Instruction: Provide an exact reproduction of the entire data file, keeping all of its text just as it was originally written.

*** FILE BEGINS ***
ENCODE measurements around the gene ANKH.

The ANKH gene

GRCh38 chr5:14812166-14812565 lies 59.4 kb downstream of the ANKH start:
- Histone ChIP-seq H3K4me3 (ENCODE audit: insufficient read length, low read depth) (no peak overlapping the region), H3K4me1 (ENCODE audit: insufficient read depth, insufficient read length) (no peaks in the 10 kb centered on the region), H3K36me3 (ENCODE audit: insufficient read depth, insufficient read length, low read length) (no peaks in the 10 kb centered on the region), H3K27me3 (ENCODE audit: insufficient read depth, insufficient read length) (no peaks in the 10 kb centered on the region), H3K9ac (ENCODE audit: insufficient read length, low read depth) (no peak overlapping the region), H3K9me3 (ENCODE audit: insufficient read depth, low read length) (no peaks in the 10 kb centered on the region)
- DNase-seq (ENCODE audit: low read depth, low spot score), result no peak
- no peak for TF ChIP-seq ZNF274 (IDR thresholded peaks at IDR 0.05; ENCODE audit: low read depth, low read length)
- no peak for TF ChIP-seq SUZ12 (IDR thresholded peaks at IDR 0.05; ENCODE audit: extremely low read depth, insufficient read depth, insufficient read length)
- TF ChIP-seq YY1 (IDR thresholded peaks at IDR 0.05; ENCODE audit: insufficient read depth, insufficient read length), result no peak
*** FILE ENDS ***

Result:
ENCODE measurements around the gene ANKH.

The ANKH gene

GRCh38 chr5:14812166-14812565 lies 59.4 kb downstream of the ANKH start:
- Histone ChIP-seq H3K4me3 (ENCODE audit: insufficient read length, low read depth) (no peak overlapping the region), H3K4me1 (ENCODE audit: insufficient read depth, insufficient read length) (no peaks in the 10 kb centered on the region), H3K36me3 (ENCODE audit: insufficient read depth, insufficient read length, low read length) (no peaks in the 10 kb centered on the region), H3K27me3 (ENCODE audit: insufficient read depth, insufficient read length) (no peaks in the 10 kb centered on the region), H3K9ac (ENCODE audit: insufficient read length, low read depth) (no peak overlapping the region), H3K9me3 (ENCODE audit: insufficient read depth, low read length) (no peaks in the 10 kb centered on the region)
- DNase-seq (ENCODE audit: low read depth, low spot score), result no peak
- no peak for TF ChIP-seq ZNF274 (IDR thresholded peaks at IDR 0.05; ENCODE audit: low read depth, low read length)
- no peak for TF ChIP-seq SUZ12 (IDR thresholded peaks at IDR 0.05; ENCODE audit: extremely low read depth, insufficient read depth, insufficient read length)
- TF ChIP-seq YY1 (IDR thresholded peaks at IDR 0.05; ENCODE audit: insufficient read depth, insufficient read length), result no peak